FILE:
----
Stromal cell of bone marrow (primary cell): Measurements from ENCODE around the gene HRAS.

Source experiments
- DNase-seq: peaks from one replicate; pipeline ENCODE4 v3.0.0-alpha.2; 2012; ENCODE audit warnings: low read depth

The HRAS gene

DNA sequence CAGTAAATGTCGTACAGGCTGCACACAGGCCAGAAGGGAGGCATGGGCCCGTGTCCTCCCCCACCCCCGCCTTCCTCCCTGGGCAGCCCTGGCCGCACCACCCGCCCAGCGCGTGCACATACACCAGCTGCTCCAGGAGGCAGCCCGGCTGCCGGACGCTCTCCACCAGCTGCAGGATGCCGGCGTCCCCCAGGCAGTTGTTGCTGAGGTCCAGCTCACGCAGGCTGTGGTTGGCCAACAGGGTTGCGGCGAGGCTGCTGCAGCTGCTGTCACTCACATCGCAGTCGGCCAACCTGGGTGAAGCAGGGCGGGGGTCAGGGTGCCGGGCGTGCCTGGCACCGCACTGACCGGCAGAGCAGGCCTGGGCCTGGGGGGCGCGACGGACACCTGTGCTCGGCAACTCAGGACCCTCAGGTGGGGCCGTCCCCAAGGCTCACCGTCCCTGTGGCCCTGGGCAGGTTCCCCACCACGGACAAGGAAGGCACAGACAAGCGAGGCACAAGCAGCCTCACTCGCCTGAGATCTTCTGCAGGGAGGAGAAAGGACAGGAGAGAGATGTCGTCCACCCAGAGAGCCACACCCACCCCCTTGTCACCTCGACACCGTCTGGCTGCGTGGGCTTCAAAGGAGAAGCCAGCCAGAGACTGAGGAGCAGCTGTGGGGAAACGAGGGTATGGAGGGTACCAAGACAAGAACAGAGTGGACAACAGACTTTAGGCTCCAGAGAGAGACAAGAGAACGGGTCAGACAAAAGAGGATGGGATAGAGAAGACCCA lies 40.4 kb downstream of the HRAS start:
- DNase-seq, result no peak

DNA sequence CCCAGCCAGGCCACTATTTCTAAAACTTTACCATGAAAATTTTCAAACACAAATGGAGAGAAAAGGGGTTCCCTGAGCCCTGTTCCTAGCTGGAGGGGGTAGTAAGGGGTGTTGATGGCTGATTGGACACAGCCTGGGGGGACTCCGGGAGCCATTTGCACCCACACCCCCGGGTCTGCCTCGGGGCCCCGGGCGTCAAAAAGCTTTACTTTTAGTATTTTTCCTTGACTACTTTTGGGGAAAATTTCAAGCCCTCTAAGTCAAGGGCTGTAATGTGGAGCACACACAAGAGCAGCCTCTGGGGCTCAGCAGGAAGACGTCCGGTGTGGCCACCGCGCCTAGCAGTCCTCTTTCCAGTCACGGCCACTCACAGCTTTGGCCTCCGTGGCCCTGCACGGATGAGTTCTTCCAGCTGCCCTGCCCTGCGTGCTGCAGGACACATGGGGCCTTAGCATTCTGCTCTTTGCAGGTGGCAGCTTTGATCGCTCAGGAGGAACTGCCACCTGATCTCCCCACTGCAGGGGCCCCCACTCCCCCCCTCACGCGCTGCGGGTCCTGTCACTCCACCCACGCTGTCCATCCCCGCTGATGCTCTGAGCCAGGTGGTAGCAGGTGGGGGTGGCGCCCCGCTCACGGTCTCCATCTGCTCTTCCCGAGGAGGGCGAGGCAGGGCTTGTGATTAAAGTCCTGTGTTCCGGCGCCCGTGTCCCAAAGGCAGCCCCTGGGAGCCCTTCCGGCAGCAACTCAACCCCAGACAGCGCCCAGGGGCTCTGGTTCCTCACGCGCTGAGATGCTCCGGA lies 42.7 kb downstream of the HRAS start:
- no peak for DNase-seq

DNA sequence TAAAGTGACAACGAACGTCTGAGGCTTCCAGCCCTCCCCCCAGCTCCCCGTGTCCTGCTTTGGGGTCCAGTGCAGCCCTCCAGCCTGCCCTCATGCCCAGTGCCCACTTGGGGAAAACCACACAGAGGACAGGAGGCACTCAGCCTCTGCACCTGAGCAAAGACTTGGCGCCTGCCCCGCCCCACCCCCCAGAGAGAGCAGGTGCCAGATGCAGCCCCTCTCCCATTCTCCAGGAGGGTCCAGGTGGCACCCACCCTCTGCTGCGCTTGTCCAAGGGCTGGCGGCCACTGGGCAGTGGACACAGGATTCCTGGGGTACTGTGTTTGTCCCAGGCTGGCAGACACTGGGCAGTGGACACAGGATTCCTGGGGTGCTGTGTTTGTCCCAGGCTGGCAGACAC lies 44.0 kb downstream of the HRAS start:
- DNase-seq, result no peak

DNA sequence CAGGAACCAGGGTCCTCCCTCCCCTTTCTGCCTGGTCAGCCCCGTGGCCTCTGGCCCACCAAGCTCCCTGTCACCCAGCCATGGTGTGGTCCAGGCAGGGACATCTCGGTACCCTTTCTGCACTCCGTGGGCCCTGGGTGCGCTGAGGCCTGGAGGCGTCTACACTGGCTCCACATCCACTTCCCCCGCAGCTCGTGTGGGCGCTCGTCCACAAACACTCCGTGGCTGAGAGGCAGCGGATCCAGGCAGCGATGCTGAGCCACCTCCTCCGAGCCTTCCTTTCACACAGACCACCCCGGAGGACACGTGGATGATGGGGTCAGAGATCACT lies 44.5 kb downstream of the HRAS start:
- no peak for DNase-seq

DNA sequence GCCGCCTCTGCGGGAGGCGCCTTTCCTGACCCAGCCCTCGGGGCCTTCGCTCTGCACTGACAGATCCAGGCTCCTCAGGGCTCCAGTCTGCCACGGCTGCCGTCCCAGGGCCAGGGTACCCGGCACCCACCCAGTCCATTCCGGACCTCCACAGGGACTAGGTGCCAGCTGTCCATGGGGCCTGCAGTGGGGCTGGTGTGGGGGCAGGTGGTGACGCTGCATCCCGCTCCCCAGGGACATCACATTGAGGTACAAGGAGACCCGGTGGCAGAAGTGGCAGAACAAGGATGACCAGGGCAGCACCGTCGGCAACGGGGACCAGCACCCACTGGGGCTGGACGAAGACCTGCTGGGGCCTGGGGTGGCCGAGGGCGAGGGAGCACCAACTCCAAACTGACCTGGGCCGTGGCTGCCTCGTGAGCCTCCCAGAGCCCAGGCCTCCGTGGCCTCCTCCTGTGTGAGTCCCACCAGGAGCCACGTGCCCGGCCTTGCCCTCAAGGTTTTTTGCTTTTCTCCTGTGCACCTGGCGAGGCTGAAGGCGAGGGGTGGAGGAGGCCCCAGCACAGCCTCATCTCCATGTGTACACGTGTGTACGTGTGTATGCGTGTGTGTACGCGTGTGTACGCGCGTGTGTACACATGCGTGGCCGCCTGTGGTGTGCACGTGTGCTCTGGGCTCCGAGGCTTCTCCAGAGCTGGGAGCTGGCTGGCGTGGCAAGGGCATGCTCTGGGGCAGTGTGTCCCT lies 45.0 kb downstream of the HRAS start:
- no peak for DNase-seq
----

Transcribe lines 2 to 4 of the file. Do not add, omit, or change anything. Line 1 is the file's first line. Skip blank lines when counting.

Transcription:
Source experiments
- DNase-seq: peaks from one replicate; pipeline ENCODE4 v3.0.0-alpha.2; 2012; ENCODE audit warnings: low read depth

The HRAS gene